I remember this set being released, but I was not in the market for the whole set-up, with the big vehicles and everything, especially at that time.  It just wasn’t really worthwhile for the two figures I actually wanted.  When these three came into All Time a couple of years back, I was able to get those two, plus the extra Anakin, which is honestly a pretty good one too, all in a more affordable package.  Boba got a slightly better figure later, but this one’s still cool, and the Bossk figure is very definitely hard to beat.

Thanks to my sponsors over at All Time Toys for setting me up with these figures to review.  If you’re looking for cool toys both old and new, please check out their website.


#2876: Jedi Spirits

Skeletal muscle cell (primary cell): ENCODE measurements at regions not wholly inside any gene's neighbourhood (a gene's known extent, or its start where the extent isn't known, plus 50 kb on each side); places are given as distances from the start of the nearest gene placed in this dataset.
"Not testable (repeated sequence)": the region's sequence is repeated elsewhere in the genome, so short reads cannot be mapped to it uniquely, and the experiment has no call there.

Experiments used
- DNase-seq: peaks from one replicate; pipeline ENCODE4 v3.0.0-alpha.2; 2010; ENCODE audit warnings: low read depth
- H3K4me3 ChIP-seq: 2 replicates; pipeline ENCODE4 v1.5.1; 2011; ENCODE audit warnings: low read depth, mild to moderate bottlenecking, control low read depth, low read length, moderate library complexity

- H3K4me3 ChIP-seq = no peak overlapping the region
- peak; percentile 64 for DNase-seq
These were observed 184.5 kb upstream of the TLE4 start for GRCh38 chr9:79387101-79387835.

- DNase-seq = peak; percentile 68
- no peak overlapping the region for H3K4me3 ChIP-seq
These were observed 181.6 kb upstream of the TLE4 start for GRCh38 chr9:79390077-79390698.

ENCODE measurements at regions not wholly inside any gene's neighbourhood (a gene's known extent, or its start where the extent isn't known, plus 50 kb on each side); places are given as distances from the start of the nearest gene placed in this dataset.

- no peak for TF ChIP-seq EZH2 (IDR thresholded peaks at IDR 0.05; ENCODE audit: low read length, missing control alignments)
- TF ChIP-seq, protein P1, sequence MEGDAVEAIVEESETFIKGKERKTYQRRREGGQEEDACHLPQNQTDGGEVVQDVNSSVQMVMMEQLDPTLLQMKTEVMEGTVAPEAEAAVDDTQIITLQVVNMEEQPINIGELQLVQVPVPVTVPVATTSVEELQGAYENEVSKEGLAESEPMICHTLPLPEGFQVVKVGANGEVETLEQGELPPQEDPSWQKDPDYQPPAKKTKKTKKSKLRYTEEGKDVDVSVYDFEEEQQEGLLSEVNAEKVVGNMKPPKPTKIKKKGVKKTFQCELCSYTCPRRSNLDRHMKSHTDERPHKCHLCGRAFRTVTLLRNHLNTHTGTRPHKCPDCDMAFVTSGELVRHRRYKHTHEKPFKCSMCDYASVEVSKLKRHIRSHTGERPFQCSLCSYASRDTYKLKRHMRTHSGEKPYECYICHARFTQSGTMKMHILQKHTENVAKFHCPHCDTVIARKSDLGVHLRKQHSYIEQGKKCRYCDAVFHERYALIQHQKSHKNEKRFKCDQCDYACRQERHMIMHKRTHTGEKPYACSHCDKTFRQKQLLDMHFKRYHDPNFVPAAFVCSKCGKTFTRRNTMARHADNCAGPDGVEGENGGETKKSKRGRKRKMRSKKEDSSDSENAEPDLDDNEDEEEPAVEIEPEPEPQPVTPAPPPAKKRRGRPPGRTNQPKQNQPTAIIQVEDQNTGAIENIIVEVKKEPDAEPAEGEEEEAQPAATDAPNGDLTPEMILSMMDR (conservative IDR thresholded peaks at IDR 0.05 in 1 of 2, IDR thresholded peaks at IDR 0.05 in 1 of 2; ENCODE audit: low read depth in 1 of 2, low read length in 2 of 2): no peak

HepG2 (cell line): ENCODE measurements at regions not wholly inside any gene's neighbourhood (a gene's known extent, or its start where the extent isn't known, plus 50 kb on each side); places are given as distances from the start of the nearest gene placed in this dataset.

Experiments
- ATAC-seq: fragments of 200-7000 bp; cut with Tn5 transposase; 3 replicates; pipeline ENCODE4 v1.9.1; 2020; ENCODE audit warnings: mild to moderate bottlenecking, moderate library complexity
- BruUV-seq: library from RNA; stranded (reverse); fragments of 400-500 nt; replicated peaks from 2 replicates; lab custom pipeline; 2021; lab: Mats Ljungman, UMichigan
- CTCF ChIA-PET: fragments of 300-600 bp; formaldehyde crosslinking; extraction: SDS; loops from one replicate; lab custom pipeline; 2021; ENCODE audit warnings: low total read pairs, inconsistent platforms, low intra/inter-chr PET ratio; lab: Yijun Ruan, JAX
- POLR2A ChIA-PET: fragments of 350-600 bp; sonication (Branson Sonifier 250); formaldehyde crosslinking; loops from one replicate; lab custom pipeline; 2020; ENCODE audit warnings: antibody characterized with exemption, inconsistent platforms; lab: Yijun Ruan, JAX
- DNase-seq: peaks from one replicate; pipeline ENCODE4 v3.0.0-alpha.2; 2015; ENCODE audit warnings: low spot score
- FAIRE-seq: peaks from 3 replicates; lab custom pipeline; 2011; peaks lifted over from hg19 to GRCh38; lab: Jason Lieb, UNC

“Obi-Wan Kenobi, Anakin Skywalker, and Yoda — three individuals with lives intricately intertwined. Before Obi-Wan Kenobi was forced into a life of hiding, before Anakin Skywalker gave in to the dark side and became Darth Vader, even before Yoda was known as the last Jedi Master, a young Anakin was presented to the Jedi Council for permission to train the boy in the ways of the Force. Many years later, the Galactic Republic crumbled and the evil Empire rose in its place. Only after the defeat of the Empire, at the hands of Anakin’s son Luke Skywalker, would the three great Jedi be reunited after death as spiritual guides for Luke and the New Republic.”